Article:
Elvis on Tour (1972)
Directors: Pierre Adidge and Robert Abel
Main Cast: Elvis Presley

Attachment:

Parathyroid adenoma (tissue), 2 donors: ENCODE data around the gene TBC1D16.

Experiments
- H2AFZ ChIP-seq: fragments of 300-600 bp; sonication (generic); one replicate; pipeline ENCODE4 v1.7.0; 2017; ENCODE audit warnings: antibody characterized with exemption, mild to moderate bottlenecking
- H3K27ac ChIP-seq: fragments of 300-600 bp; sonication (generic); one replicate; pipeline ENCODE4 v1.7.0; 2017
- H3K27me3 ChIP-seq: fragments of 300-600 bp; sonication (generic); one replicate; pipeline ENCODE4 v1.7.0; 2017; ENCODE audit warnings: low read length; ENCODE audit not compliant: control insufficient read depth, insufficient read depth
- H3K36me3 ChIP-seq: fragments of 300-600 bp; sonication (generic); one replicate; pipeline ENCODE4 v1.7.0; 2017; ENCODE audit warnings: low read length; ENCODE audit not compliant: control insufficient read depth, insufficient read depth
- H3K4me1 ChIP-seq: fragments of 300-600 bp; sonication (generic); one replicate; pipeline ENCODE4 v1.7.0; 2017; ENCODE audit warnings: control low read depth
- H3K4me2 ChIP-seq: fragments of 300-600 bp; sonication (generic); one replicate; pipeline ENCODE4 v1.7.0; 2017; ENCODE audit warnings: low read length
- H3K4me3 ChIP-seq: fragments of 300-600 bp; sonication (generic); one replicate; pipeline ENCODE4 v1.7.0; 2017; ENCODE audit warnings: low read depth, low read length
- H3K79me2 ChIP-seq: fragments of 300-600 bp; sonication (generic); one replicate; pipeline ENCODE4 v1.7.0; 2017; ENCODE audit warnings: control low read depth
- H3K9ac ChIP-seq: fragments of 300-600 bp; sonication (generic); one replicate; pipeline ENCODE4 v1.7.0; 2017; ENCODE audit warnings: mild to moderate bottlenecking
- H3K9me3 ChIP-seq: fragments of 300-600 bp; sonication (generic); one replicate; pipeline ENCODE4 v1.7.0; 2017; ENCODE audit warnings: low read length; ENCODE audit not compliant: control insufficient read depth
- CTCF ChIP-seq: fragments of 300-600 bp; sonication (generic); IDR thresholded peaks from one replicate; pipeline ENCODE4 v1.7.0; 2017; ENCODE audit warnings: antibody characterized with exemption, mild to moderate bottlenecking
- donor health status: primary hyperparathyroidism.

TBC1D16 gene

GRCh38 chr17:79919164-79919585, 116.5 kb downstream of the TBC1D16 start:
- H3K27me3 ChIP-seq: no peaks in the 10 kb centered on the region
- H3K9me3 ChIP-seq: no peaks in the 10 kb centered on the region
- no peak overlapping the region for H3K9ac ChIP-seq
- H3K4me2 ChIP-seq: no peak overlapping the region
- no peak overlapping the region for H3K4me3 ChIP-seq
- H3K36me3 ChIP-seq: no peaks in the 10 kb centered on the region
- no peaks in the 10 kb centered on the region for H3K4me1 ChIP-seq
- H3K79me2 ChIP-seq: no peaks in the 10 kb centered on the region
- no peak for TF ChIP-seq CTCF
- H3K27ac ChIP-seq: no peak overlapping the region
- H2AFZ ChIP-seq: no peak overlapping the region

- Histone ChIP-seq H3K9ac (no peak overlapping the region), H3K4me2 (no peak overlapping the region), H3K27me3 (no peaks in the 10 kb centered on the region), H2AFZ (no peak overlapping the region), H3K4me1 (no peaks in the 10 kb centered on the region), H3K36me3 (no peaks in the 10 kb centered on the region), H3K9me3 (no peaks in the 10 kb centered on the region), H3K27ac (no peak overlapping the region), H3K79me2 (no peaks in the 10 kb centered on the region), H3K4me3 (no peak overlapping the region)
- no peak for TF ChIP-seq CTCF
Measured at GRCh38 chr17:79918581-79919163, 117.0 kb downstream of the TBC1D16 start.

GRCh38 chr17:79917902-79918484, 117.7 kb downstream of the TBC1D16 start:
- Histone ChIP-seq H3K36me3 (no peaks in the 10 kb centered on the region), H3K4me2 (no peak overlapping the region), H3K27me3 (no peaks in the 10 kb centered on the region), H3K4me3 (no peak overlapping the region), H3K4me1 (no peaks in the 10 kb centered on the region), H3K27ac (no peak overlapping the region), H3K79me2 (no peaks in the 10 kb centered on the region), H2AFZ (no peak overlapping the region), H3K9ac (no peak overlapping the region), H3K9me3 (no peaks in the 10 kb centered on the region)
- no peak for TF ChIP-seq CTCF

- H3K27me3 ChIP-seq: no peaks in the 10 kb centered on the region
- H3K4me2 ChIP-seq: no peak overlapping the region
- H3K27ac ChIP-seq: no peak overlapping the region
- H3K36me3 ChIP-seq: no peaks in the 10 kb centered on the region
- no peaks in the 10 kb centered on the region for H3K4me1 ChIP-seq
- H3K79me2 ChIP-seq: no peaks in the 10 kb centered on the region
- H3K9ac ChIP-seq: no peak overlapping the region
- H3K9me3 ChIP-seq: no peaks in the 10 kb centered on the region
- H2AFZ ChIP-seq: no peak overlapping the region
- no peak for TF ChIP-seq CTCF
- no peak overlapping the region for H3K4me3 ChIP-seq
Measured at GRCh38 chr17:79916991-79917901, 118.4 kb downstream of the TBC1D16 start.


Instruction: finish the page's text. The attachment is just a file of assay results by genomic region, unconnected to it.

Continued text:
An unusual and innovative documentary that chronicles part of Elvis’ 1975 U.S. tour. It features a “multi-screen” format, with multiple moving images presented simultaneously. The crew filmed Elvis performing with multiple cameras, and the film frequently presents a given performance from multiple camera angles shown side-by-side, shots of Elvis interspersed with shots of the audience, and clips of similar performances from different shows presented together. A similar approach was used a few years later in The Longest Yard. This finds Elvis around the time he was just starting to decline. He had a successful show in Las Vegas, and had started to take that tour on the road. He did two shows a night, and the grind of doing a similar show for years on end was taking its toll. The performances in the film aren’t all great, but there are some good ones — particularly further in. The filmmakers demanded special access to Elvis, and that results in scenes that show him shuttled to and from shows, harangued by fans, and excerpts from a pre-tour interview. The filmmakers clearly have no real interest in Elvis’ music, but are looking in on the culture of his fans with a mixture of amusement and condescension. That’s fine, as far as it goes, because there is no narration or even titles throughout the movie. Mostly you just see a series of documentary footage clips, though the non-concert footage gravitates toward the craziest fans caught up in a vague cult of personality, without any reference to any discussion of the merits of the music. What’s interesting is that some of the rehearsal footage shows how much Elvis liked gospel music and how some of the stripped-down rehearsals sounded a bit more interesting that the grandiose treatments on this studio albums and in the live shows. By 1972, Elvis’ show had settled into a formula, doing mostly the same songs over and over. He and his band still play them remarkably well, considering. Yet the more intimate rehearsal performances sometimes reveal something that always seemed obscured on the albums and concerts of the era.